How to Drown a Goat Without Water

We have now been without water for two days. Again. Yesterday morning I went and talked with the neighbors, and none of them have water. They said they suppose the water committee is doing a project. The water should come back eventually.

So, we are exercising patience. Thankfully, we had some filtered water in bottles. Unfortunately, we do not have other water for washing dishes, flushing toilets, or bathing bodies. The neighbors don’t have water either, so I asked Rafael if we could get water from them.

Rafael wanted to borrow my truck for the day to do a run into Cusco to collect stuff to sell at the store. The police are overly strict against large commercial trucks like his in Cusco. Since he was coming anyway, he brought five gallons of water.

We can make five gallons go a long way, anymore. Saturday night is bath time for all the children. This week it is sponge baths. Everyone looks and smells clean.

In other news, I was finishing up my studying this afternoon while the family napped (Nap times are great times for me to focus in silence.) when I heard a goat scream. They do that when they get tangled sometimes. I figured it could wait a bit.

We have had the goats up in the garden plot at the small house all this week. There was still standing corn and the husks of whatever had been planted last year. Also, the weeds had grown up for the past few months. The goats have done a good job of clearing it all out, even the corn stalks.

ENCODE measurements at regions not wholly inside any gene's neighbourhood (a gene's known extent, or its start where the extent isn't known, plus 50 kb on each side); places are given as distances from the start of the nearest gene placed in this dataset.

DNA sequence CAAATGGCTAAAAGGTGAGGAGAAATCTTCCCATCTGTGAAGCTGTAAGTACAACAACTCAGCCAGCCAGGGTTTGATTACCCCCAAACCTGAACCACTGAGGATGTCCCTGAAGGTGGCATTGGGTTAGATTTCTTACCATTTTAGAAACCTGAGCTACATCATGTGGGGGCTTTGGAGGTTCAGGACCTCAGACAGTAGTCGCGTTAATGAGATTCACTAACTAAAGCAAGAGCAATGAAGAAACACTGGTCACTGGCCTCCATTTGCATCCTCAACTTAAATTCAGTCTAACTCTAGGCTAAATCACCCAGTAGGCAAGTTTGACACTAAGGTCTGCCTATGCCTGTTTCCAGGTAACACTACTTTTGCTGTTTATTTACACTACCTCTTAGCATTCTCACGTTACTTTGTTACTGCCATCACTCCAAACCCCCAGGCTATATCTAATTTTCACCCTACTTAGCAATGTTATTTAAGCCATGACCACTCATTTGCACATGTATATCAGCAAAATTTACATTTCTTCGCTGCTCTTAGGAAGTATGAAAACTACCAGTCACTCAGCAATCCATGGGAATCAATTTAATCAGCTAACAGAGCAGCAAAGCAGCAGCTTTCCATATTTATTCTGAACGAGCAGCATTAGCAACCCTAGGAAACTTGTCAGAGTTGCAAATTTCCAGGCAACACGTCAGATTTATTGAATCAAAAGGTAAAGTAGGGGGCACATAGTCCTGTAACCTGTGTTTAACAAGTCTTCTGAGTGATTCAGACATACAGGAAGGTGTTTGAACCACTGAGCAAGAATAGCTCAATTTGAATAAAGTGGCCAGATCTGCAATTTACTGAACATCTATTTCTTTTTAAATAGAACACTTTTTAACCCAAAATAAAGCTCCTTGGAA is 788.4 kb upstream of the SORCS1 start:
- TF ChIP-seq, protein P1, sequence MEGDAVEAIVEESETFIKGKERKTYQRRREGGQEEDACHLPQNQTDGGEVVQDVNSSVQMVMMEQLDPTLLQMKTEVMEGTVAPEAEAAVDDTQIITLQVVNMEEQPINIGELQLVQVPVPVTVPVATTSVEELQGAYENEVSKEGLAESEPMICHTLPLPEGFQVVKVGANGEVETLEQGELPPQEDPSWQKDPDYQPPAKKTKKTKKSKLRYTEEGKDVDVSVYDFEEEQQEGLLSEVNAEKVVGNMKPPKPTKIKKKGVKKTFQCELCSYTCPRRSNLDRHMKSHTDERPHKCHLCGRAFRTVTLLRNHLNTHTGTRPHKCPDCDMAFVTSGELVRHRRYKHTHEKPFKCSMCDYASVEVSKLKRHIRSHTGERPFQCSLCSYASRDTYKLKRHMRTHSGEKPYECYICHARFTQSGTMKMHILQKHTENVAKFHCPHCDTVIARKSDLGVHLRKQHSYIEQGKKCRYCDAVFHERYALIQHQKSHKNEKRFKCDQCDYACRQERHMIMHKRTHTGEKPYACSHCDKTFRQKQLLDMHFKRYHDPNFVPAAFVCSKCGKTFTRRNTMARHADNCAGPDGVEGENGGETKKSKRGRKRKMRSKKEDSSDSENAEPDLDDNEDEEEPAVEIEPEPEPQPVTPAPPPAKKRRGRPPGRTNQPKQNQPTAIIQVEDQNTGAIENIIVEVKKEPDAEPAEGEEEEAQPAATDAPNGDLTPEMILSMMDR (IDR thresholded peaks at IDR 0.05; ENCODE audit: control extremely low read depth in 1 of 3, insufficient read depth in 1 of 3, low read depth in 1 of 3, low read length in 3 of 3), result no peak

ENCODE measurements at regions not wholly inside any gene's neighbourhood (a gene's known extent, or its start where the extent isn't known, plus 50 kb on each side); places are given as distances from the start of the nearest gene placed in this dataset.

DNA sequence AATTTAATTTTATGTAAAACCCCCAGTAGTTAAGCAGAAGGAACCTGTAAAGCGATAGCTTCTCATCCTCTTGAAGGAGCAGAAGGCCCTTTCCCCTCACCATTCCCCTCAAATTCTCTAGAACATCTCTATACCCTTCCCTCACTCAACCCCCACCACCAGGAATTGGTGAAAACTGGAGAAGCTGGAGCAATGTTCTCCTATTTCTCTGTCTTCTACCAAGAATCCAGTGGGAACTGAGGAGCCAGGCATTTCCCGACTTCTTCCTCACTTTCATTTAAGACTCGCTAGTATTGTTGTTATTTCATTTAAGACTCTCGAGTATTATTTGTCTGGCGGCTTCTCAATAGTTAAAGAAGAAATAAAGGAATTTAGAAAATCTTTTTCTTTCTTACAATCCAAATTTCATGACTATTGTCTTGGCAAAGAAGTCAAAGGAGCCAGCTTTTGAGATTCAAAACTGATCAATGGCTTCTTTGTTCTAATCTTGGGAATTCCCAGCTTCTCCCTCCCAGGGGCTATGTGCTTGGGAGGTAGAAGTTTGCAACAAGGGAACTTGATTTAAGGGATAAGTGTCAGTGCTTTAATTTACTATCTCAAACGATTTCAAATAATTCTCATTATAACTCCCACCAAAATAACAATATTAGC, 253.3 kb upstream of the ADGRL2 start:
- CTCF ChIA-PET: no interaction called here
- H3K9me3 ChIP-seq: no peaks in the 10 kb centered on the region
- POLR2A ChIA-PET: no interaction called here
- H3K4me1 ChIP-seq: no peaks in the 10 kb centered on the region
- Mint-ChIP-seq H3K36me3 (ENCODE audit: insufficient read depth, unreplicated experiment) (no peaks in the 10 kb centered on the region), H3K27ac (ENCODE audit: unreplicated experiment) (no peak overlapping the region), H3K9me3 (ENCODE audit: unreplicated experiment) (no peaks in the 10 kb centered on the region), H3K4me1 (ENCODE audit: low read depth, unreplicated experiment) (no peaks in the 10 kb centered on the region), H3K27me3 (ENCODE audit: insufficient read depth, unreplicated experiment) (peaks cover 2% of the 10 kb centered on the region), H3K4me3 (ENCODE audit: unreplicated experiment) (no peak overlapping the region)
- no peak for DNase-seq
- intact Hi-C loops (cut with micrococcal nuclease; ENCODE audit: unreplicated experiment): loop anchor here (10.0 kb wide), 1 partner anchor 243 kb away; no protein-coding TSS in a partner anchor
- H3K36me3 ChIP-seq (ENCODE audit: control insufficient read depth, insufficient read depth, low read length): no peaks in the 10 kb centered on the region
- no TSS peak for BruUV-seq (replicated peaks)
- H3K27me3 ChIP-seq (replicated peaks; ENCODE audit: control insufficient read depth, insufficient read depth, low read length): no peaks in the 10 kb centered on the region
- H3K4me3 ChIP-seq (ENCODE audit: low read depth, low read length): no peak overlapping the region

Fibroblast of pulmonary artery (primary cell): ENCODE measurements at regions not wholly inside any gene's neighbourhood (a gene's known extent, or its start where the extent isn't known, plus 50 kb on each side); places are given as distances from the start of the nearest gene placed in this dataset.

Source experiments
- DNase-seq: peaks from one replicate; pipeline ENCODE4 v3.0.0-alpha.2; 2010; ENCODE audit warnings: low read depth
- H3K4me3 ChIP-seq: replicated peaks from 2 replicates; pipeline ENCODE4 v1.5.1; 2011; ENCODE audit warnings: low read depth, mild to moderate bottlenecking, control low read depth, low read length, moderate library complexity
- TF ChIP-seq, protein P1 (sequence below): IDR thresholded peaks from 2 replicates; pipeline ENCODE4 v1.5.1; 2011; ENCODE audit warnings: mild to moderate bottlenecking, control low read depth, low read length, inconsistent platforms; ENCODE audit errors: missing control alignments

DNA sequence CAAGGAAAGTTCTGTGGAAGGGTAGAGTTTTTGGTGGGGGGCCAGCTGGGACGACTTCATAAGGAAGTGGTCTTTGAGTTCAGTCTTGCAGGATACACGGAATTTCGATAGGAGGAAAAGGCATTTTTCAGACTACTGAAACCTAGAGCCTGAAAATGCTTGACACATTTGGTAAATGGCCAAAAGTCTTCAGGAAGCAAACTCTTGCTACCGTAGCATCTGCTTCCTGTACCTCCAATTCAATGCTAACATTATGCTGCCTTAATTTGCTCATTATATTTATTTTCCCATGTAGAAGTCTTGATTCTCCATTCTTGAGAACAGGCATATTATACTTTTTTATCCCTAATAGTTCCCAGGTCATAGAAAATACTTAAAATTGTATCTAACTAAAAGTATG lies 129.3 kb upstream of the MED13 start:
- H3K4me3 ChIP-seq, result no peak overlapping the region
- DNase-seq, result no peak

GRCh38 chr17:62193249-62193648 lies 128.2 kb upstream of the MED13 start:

We’ve had them staked, but when the girls ran up to check on the goats this afternoon, one goat was missing. They immediately noticed the lid was off the well. Looking in, they found the goat.

It was He-who-must-not-be-named, our wether we’d been raising up to butcher. Apparently, today was butchering day!

Dane and I took the wheelbarrow up and pulled the goat out of the well. Its back end was hanging into the well, but he didn’t appear bloated. I dressed him and found a very bloody neck. When Steph and I were cutting up the meat, she agreed with me that it looked as if he’d broken his neck when he tumbled into the well.

It was a disappointment to have him die today, but it’s not really that great a loss as he was destined to be butchered in a few months, anyway. We got nearly 19 pounds of meat off of him and into the freezer. With the total cost of the animal, the meat will be about $1.60 per pound.

I put several heavy rocks on top on the well lid. The goat must have jumped up on the well because he was a goat, and goats jump up on everything. When he jumped off, he must have dragged the lid off. Then somehow, he hopped into the well and hung himself.

It’s been quite the few days.

Update: We just now got running water again! The children are bathed and in bed already, but we are tremendously thankful for water!

Rafael sent pictures of collecting water at the store.
…down at the bottom of the well.
The mostly cleared garden plot